Bill to protect Okefenokee Swamp from mining dead in General Assembly

Aerial view of wetlands in Okefenokee
Aerial view of wetlands in Okefenokee.

Wikimedia Commons

Bipartisan legislation to ban mining near the Okefenokee Swamp has fallen by the wayside, despite the backing of some of the most powerful members of the Georgia House of Representatives.

The bill, co-sponsored by several committee chairs in the House, was on track last week for a hearing before the House Natural Resources & Environment Committee. But the hearing didn’t happen, and supporters were told the committee will not take it up this year.

“The enthusiasm that appeared on the part of the legislature … led us to believe we had a real good chance to get it through the House,” said Neill Herring, a lobbyist for the Georgia chapter of the Sierra Club. “There’s plenty of strong sentiment for protecting the Okefenokee Swamp from any kind of threats.”

Alabama-based Twin Pines Minerals is seeking permits from the Georgia Environmental Protection Division (EPD) to mine titanium dioxide at a site in Charlton County three miles from the Okefenokee National Wildlife Refuge, the largest blackwater swamp in North America.

The project’s opponents say the mine could damage adjacent wetlands and permanently affect the hydrology of the entire 438,000-acre swamp by lowering the water level.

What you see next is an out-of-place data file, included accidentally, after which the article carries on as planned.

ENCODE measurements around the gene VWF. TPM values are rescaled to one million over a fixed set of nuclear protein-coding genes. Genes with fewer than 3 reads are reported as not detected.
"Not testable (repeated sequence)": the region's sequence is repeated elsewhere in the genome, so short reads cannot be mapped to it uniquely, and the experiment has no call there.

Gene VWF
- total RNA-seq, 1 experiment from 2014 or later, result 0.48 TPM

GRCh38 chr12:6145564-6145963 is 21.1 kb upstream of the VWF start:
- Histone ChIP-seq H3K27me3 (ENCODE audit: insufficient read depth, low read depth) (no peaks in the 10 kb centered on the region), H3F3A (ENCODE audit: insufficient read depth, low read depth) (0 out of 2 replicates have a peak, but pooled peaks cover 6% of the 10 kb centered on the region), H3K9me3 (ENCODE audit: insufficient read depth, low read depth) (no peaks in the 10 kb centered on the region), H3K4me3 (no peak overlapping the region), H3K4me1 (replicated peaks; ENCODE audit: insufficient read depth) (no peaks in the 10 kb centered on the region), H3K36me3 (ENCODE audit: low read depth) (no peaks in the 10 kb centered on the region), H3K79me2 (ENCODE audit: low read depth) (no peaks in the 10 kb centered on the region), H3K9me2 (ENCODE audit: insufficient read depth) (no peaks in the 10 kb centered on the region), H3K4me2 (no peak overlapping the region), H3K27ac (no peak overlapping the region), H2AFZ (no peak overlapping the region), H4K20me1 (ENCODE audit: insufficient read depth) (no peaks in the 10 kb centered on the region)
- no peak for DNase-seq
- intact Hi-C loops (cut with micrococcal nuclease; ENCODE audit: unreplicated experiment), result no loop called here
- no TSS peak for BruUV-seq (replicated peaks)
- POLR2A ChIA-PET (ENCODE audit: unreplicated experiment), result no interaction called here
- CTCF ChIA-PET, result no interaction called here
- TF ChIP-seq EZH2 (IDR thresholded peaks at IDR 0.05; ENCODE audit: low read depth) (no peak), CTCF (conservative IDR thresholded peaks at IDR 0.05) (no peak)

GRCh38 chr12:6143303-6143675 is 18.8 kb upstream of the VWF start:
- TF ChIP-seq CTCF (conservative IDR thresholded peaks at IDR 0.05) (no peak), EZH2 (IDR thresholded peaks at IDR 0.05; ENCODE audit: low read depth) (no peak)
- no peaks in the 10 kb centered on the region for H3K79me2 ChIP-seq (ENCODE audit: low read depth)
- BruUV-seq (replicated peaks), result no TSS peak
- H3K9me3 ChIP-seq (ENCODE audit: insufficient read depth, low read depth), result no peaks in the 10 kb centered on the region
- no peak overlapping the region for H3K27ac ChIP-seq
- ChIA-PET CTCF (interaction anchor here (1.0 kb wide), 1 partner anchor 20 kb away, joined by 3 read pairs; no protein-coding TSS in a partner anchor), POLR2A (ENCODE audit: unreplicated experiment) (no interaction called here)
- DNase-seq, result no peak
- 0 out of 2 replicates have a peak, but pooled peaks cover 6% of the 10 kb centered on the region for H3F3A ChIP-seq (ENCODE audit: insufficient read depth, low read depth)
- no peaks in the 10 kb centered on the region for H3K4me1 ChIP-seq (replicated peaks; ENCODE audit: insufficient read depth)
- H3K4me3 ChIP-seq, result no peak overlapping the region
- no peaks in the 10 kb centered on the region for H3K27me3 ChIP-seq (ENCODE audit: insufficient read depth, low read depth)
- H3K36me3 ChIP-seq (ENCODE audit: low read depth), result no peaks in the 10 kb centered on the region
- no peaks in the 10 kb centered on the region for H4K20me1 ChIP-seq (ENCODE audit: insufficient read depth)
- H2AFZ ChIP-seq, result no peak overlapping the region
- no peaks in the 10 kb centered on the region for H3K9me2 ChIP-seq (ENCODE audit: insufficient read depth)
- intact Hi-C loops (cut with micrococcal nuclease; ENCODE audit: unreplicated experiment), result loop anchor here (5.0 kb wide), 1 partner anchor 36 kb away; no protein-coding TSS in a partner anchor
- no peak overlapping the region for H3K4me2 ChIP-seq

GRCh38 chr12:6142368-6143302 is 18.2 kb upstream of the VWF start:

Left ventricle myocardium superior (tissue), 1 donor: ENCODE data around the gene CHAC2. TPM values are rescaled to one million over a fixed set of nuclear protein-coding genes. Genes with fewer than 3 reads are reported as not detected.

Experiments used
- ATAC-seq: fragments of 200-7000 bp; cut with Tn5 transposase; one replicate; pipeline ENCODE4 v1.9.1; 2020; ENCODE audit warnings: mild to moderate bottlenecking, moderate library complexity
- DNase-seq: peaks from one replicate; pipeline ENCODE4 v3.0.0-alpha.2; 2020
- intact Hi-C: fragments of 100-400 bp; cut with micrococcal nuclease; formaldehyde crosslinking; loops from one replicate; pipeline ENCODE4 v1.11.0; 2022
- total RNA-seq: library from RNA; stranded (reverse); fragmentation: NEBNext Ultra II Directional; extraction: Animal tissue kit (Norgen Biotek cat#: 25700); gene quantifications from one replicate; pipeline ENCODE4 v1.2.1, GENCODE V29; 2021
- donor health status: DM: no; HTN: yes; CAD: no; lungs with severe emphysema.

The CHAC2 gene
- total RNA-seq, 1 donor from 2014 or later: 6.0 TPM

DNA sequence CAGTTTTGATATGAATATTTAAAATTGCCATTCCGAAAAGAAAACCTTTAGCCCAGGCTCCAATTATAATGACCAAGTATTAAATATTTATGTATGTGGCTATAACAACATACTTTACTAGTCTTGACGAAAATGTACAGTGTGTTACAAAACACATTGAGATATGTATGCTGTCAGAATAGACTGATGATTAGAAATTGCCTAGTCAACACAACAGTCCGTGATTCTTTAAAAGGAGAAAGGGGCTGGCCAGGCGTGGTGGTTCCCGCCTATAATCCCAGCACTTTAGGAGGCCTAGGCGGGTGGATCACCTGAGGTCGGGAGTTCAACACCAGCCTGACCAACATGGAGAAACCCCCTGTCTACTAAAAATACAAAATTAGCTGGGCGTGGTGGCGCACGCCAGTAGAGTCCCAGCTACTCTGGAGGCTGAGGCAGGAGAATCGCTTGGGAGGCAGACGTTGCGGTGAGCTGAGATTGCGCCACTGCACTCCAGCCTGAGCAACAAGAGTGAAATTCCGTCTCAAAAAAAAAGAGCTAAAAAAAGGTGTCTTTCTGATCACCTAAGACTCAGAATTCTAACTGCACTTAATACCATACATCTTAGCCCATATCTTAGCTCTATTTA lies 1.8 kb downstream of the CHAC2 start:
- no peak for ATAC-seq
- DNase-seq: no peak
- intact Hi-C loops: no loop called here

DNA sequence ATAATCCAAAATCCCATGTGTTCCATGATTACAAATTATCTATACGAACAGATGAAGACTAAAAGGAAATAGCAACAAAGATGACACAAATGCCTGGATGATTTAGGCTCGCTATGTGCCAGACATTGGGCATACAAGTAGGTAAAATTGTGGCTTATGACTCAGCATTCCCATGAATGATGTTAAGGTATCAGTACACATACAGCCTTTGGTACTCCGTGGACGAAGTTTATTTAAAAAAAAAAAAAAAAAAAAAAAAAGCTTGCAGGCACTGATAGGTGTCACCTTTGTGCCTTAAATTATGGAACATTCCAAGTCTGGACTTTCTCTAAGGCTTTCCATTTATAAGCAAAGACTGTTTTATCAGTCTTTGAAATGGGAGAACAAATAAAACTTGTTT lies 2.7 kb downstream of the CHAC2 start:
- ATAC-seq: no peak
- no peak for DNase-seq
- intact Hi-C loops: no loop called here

“The swamp will continue to face future mining threats unless we solve this issue legislatively,” said Josh Marks, a lawyer with a long history working to protect the Okefenokee. He was involved during the 1990s in stopping DuPont’s plans for a titanium mine near the swamp.

“It’s time to permanently prohibit mining next to the Okefenokee once and for all,” Marks said.

But Rep. Lynn Smith, chairman of the Natural Resources & Environment Committee, said the bill is premature when the EPD is still reviewing the permit applications and has yet to open a 60-day public comment period.

“That really has to happen first,” said Smith, R-Newnan.

Smith suggested nonprofit conservation groups interested in protecting the Okefenokee Swamp should consider applying to preserve the land.

The Chemours Company, an American chemical company spun off of DuPont, announced last month it will not buy the proposed mine or acquire Twin Pines Minerals.

While Twin Pines officials said the Chemours commitment to protect the Okefenokee will not affect its plans for the mine, Marks called it an important development.

“[It] shows that there’s no business case for Twin Pines’ project,” he said. “Hopefully Twin Pines will get the message and abandon its risky scheme once and for all.”

This story was provided by WABE content partners The Current and Capitol Beat News Service.